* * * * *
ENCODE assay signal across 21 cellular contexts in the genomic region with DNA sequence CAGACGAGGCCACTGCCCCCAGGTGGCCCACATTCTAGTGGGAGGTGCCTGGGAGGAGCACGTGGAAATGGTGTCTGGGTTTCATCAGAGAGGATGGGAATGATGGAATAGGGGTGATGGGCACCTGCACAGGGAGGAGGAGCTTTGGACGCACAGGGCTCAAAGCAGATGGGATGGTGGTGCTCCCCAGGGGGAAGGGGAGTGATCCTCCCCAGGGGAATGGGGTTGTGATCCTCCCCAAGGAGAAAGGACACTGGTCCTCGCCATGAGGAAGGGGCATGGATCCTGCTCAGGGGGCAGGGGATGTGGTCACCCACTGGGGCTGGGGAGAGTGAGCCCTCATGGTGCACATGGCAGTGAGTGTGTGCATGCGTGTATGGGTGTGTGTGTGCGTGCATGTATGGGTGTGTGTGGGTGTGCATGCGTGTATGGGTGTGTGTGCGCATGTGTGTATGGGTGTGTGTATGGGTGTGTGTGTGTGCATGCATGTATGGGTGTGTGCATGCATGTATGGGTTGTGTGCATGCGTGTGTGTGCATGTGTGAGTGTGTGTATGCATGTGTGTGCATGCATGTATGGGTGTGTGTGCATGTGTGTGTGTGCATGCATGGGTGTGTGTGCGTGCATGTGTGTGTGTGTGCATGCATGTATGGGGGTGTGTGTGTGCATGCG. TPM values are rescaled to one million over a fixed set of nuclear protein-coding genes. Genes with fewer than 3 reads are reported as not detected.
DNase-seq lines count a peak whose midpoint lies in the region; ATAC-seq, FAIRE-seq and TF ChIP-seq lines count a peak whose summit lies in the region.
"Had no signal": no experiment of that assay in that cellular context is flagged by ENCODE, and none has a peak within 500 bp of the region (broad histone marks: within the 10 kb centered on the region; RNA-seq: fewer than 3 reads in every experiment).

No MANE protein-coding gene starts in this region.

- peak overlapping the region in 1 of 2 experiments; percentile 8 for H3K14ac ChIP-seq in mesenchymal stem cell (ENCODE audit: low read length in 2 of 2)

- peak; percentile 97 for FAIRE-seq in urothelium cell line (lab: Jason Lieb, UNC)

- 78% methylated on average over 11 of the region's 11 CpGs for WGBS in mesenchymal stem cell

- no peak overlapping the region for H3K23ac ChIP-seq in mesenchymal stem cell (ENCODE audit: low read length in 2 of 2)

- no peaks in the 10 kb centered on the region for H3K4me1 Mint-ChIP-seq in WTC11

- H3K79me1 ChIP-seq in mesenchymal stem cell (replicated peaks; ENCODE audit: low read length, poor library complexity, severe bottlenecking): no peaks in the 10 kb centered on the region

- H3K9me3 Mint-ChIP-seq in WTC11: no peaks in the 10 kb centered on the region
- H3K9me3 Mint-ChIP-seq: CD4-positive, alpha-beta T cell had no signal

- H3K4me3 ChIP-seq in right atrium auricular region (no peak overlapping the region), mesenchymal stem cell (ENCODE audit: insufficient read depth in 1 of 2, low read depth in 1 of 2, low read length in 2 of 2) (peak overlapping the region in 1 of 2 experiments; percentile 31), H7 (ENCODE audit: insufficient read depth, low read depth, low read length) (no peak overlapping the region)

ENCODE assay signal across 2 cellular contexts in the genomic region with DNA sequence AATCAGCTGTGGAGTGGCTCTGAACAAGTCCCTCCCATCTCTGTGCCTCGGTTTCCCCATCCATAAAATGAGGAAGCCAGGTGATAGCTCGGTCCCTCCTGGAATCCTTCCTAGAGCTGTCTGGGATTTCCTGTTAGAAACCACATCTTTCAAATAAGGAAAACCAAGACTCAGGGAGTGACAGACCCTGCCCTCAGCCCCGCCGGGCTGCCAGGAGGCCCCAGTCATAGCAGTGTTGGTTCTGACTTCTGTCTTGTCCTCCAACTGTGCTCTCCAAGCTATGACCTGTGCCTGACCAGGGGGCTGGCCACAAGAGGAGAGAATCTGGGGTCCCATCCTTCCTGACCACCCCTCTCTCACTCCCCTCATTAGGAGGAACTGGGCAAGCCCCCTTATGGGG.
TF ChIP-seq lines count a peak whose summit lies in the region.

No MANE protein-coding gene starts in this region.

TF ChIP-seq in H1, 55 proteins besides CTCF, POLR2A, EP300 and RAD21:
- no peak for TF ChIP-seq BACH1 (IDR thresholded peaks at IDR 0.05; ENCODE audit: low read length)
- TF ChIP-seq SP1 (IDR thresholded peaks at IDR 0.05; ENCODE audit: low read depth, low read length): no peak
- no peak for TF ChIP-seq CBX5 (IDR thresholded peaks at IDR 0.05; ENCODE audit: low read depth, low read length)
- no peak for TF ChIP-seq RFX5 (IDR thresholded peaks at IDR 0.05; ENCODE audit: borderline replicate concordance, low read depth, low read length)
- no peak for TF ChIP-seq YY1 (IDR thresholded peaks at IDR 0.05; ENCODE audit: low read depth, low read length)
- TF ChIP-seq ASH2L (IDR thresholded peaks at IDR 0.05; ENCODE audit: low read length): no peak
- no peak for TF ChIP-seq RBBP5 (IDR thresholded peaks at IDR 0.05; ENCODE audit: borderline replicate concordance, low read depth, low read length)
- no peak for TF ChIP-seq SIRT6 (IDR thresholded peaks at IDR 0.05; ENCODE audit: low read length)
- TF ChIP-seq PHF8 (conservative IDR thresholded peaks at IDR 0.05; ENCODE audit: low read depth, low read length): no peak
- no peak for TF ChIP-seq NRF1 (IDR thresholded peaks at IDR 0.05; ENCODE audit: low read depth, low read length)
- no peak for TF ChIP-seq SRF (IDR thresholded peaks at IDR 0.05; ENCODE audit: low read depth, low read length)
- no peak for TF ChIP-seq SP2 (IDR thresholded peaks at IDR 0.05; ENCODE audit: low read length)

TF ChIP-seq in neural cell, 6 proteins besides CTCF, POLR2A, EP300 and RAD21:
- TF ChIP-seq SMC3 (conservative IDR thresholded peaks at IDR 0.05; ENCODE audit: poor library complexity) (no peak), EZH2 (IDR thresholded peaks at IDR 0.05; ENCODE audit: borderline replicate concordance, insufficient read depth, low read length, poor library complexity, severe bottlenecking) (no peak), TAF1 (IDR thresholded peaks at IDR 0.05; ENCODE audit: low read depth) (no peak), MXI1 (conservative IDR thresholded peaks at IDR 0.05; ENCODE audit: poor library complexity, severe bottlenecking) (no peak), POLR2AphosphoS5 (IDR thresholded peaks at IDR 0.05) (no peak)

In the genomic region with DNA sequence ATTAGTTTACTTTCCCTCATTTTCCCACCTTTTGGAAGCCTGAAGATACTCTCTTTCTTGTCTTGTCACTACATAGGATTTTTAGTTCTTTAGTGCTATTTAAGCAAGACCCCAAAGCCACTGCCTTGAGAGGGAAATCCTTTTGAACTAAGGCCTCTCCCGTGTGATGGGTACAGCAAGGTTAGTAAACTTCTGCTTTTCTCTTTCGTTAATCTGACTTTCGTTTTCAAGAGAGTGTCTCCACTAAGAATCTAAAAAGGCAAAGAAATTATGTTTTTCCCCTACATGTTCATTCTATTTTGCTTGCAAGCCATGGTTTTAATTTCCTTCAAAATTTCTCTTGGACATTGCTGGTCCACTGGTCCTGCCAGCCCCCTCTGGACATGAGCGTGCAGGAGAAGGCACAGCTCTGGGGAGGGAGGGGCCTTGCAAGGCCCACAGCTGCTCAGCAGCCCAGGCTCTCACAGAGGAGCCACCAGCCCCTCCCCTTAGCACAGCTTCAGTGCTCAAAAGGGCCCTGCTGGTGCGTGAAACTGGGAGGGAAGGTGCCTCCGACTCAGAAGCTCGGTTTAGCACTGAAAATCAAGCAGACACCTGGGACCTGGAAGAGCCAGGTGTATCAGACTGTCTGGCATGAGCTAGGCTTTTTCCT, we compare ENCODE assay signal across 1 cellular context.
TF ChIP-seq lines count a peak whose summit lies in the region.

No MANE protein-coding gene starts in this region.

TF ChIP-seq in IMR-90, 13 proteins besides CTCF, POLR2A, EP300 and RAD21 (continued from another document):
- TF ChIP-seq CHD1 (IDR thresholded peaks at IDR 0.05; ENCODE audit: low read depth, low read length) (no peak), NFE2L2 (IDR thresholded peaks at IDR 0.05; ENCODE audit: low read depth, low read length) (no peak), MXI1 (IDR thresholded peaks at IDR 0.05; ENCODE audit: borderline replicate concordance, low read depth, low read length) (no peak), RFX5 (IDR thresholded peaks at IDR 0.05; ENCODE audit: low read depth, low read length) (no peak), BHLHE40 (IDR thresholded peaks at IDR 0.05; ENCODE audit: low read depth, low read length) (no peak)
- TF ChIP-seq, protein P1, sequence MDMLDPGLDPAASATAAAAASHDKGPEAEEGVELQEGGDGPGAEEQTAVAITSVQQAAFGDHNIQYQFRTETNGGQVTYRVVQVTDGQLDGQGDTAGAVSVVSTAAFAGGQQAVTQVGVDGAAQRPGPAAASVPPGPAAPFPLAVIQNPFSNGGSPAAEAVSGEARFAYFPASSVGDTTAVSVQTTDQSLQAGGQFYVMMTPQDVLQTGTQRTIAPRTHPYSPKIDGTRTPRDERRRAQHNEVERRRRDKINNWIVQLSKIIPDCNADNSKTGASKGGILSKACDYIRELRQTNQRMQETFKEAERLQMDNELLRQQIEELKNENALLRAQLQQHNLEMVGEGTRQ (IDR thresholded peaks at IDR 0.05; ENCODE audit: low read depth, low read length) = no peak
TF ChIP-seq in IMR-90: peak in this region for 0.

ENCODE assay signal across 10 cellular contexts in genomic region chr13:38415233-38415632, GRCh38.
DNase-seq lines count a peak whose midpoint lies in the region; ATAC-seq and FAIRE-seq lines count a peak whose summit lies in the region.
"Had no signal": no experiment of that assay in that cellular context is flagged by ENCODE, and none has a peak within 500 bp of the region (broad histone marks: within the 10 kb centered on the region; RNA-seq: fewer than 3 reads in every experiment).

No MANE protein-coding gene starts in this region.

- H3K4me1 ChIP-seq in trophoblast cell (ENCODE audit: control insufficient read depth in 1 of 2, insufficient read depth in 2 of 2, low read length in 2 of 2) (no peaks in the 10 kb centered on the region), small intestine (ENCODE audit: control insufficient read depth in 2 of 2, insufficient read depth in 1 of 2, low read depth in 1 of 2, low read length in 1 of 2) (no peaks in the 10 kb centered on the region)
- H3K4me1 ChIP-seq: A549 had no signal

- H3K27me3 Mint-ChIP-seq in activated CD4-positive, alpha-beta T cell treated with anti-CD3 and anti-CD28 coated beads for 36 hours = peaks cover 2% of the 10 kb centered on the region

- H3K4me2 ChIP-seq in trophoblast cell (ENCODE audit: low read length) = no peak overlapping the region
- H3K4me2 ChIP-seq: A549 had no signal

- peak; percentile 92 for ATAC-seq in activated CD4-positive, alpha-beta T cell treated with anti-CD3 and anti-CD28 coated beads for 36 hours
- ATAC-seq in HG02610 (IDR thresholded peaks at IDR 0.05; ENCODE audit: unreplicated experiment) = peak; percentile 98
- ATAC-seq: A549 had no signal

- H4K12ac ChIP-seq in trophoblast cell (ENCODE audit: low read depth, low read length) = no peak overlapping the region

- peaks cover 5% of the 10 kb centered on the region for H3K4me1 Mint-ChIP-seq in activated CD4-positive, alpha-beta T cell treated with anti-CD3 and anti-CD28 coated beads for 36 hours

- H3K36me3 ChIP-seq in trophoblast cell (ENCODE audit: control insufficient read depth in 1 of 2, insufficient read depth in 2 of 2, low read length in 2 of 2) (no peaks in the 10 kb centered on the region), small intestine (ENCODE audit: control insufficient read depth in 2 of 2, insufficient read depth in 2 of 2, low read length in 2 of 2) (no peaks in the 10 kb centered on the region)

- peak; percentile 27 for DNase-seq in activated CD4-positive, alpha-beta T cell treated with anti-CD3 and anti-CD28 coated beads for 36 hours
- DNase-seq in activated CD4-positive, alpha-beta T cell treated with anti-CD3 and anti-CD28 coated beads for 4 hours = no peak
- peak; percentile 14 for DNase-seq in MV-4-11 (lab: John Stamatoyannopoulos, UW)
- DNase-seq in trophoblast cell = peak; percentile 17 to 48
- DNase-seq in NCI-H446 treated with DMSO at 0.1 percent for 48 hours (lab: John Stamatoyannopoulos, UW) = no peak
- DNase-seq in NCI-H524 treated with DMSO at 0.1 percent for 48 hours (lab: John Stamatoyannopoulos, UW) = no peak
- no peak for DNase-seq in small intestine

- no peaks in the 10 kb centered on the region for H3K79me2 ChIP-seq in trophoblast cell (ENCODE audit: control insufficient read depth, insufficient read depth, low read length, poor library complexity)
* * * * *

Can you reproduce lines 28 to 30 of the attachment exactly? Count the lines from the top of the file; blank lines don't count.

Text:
- no peak for TF ChIP-seq SRF (IDR thresholded peaks at IDR 0.05; ENCODE audit: low read depth, low read length)
- no peak for TF ChIP-seq SP2 (IDR thresholded peaks at IDR 0.05; ENCODE audit: low read length)

TF ChIP-seq in neural cell, 6 proteins besides CTCF, POLR2A, EP300 and RAD21: